Home / Letters / September 2009

September 2009

Time flew.

I can’t quite believe that it has been two years since I last wrote. The only positive I can take from this lapse is that I really can’t be accused of blogging or ‘twitting‘. I like writing you all letters from time to time, and waiting until I have something to write about is probably a good idea anyway.

I arrived back from Canada this morning where the umpteenth Toronto International Film Festival is underway even now. And I can say without any hesitation, if film is your thing then make a booking for next year and take a friend or three. It’s a lovely place, the people are friendly and, astonishingly, they still seem to have the patience and courtesy to accept this annual invasion of marketers and makers, actors and producers. If all the birds and insects, mammals and reptiles suddenly left the Amazon Rain Forest to descend on the Bronx Zoo for a week – all of them desperate to show each other their latest mating rituals – then you’d have to have a little sympathy for the lions and tigers and bears who live at the zoo all year round.

An army of fire-fighters and police volunteer their services as drivers and bouncers – librarians and school teachers become waiters or bell-hops and the thanks they receive is a 20 second applause before each and every screening. It’s quite wonderful. Easily the most relaxed and non-exclusive of the festivals I have been to. If you were an autograph hunter, you simply couldn’t carry enough paper to sign each and every actor or director who walked in and out of one of the few hotels where we were sent for our meetings with journalists and photographers.

The only ‘off-limits’ events are the post-gala parties. I went to 3 of them (including my own) and I really couldn’t wait to leave all of them. I’m not very good at parties anyway, but even so, they were pretty dreary affairs. It’s ironic that the few spots where the booze and food are free and available in unlimited quantities, where nearly all the people are glamorous and gorgeous, just happened to be the places where I felt least at ease and most alien. But these were the only places where you could spot the rarest of all the Amazonian creatures, the Greater Crested American Distributor. These are the people who select which films anyone will ever actually see in the richest country in the world. They only ever come out during film festivals – they spend the rest of the year trying not to go bankrupt as far as I can tell.

I spent most of my time with Ruba, my director from Cairo Time – a refreshingly normal woman, unusually attractive and mischievous and totally unpretentious (a neat trick at a festival, where most directors can only be classified as ‘practicing enigmatics’); Daniel, my producer who I constantly teased as being the spitting image of Tim Curry; and Patricia, my co-star (more accurately – my star-star) whose every liquid movement was the central focus of attention in any room we ever entered.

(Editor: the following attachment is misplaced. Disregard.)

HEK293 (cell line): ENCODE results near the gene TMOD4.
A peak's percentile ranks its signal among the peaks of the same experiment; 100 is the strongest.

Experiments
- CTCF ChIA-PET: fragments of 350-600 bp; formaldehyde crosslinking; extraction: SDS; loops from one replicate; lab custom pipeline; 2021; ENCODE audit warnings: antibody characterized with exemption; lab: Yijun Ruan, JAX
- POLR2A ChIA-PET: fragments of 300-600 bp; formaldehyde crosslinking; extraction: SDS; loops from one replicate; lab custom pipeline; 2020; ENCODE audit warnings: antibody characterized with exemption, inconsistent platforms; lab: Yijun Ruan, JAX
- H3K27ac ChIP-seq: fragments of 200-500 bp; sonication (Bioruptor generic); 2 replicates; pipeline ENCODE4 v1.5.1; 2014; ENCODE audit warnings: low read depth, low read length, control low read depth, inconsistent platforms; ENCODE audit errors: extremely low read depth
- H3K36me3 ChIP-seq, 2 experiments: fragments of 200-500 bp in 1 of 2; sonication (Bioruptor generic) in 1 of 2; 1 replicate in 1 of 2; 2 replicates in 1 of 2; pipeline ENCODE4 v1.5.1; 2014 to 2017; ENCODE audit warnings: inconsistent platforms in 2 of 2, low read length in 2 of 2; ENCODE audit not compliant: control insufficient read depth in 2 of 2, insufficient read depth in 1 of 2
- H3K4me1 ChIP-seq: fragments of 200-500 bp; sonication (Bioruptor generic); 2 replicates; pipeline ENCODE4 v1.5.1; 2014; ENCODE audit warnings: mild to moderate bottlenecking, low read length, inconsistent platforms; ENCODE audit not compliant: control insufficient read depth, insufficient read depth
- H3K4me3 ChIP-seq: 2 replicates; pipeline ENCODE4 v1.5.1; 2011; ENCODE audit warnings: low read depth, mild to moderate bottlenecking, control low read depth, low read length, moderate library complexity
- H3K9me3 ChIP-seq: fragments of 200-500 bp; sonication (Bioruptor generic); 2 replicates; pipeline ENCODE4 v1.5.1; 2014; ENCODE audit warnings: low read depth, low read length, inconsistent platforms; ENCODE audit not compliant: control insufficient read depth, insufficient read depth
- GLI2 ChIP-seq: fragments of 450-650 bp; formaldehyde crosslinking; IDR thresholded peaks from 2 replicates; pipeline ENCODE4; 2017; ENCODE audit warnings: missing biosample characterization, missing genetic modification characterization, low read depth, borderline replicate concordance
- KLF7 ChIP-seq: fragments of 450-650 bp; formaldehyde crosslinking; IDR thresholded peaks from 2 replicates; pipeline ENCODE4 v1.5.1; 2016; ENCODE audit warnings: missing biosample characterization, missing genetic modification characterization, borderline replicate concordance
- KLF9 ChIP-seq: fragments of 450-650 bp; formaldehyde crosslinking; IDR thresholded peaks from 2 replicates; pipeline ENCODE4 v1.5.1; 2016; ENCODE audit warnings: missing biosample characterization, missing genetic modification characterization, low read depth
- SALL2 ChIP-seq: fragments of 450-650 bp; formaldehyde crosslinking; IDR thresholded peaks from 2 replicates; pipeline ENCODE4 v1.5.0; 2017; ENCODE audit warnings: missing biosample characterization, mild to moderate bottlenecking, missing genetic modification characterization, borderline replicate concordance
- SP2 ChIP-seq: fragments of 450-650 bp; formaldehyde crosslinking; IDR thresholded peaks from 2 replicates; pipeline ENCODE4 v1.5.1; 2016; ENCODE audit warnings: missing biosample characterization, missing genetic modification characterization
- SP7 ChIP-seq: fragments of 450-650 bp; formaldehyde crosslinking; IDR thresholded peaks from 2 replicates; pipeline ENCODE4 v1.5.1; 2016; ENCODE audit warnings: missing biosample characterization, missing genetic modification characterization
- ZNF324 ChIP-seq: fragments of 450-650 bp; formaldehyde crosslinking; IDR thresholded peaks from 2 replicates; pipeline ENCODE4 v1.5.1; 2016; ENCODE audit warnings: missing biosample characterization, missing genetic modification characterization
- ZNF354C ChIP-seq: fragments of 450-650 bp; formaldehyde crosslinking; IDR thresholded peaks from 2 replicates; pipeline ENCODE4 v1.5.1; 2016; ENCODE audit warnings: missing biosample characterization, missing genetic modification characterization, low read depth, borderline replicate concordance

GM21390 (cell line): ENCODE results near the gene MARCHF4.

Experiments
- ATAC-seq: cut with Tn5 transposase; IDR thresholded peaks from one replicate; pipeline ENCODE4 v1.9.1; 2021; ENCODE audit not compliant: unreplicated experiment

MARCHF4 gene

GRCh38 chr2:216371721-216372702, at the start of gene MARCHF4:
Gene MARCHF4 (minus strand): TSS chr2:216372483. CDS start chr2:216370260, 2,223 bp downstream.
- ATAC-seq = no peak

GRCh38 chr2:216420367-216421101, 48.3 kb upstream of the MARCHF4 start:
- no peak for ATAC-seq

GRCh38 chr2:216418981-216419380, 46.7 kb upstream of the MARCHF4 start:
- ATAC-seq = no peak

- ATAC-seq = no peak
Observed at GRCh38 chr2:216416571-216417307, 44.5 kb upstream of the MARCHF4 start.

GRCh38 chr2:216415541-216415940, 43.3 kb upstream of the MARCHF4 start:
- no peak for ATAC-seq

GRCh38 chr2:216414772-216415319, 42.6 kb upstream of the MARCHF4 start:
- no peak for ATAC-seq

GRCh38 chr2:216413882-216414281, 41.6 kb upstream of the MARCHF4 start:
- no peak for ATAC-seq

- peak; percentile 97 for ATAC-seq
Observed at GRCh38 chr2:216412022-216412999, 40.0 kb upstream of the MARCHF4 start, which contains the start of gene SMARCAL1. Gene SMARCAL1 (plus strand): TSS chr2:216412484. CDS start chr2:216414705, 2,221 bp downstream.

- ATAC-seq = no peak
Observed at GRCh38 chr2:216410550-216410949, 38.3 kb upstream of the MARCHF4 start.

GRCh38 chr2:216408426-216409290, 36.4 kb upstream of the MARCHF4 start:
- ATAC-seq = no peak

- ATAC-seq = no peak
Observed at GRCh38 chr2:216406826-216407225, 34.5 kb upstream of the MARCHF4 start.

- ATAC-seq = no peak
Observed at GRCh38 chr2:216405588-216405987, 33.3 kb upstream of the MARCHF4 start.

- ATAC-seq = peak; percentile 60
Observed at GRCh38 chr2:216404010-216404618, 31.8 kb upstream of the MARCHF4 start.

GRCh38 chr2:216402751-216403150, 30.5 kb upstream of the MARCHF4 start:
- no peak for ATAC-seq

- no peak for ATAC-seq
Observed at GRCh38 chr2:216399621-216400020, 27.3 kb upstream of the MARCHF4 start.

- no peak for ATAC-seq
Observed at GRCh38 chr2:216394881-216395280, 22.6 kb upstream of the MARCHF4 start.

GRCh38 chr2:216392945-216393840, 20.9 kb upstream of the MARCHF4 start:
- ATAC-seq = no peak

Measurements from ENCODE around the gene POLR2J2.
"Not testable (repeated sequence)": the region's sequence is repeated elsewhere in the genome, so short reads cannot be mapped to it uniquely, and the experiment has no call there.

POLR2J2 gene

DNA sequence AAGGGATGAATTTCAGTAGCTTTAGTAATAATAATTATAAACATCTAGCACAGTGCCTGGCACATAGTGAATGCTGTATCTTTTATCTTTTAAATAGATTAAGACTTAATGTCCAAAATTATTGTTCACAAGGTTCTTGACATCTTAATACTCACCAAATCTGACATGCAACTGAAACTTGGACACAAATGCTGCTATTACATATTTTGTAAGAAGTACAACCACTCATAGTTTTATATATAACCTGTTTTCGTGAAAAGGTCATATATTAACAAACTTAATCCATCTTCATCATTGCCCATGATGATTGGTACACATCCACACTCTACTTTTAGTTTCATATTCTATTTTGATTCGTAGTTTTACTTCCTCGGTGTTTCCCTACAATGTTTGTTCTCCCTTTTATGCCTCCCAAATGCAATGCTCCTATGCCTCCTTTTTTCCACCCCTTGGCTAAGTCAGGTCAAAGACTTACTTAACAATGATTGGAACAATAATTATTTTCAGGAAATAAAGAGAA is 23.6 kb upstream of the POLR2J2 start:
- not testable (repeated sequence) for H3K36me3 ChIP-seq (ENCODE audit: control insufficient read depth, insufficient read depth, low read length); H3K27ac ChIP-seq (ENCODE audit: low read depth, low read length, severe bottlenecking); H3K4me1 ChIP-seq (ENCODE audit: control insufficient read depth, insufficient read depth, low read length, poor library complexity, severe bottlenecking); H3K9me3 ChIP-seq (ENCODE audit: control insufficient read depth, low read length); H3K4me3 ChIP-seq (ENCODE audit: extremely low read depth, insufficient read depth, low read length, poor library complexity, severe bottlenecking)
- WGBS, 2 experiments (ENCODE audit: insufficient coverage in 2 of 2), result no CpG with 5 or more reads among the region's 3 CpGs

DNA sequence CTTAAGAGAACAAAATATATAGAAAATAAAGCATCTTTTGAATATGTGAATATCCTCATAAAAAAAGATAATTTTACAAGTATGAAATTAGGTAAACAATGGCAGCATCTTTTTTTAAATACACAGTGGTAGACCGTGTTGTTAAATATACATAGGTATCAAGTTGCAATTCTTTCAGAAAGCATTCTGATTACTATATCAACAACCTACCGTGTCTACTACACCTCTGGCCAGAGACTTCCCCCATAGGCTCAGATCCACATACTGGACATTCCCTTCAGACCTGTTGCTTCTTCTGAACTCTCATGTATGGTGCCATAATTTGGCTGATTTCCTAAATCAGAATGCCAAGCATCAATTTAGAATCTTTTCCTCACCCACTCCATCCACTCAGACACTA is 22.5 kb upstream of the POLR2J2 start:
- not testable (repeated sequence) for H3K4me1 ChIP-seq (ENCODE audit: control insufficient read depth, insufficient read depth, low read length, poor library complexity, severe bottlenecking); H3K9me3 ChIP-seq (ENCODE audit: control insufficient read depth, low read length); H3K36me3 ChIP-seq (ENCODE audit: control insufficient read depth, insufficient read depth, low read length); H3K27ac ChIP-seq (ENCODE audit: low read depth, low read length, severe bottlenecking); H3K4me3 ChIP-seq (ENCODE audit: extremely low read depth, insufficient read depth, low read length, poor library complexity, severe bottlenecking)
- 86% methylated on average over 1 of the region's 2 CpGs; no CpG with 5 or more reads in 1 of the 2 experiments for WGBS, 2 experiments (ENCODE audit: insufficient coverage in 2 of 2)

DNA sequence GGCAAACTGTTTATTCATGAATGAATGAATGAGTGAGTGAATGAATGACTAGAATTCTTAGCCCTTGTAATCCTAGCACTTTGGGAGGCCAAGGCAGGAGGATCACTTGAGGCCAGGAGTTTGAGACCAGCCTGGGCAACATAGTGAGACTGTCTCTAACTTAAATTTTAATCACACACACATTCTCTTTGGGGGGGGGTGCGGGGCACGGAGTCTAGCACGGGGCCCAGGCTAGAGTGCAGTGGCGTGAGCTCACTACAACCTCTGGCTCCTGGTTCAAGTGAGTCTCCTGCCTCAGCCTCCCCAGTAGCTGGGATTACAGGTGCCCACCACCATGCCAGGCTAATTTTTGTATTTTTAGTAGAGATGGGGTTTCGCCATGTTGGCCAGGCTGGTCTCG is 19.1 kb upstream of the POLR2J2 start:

I think the film went down okay. I certainly liked it, aside from the fact that I went into cardiac arrest any time I held the screen for more than two seconds almost as if I was wishing myself not to fall over.

I always assume people are bull-shitting when they say something nice at an event like this, I’m ashamed to say, but I’m an actor, and I’m always expecting people to be blowing smoke up my arse – I blow smoke up other people’s arses! But judging by the reception for this film – if the smoke were actually helium – I could have saved my producers the price of a return air-ticket and floated home. I think that’s a good sign.

The most unusual (and compelling) thing about Cairo Time is that it takes two ordinary people and puts them into an ordinary situation. Not a great tag-line, I know. I can’t really imagine seeing a trailer in the theatre where the voice-over guy who smokes too much says, “Two ordinary people … in an ordinary situation .. At a theatre near you .. Now!”. But that’s pretty much what it is and somehow it manages to be life affirming. I hope someone releases it in the States at some point so you can decide for yourselves – it’d be a shame to see it on a plane – everyone weeps at everything on aircraft – I think I wept about 10 times while watching “Dude Where’s My Car?” – they must be putting something in the air they pump down the aisles.

I have been unusually lucky this year. I’ve worked with two brilliant directors. The other is Julian Schnabel. I remember Julian calling me last year and asking me if I knew who he was. I didn’t initially, because he didn’t actually tell me who he was for the first two minutes of our surreal conversation. I have an infuriating habit of playing along with people in the hope that I might begin to understand the rules of the game while the game is under way so I didn’t admit to anything. Until he mentioned his name and the title of his last film, The Diving Bell and the Butterfly. Suddenly I began to pay attention. He had asked my friend Hiam Abbas for my number and she (in her fathomless wisdom) gave it to him.

We met several times. I warmed to him very quickly. He wears pyjamas nearly all the time – beautiful pyjamas, classic broad striped brushed cotton things and a blazer or suit jacket. He’s a painter primarily, of the abstract school (something I know nothing about). But he is extremely famous for his painting I believe.

We met at his exhibitions in London. He had the infuriating habit of showing me his work and asking me what I thought – which is a bit like taking a four year old to see a skyscraper and asking him what he thinks about the quality of the engineering. Needless to say that in this instance I didn’t pretend that I knew what the hell I was talking about.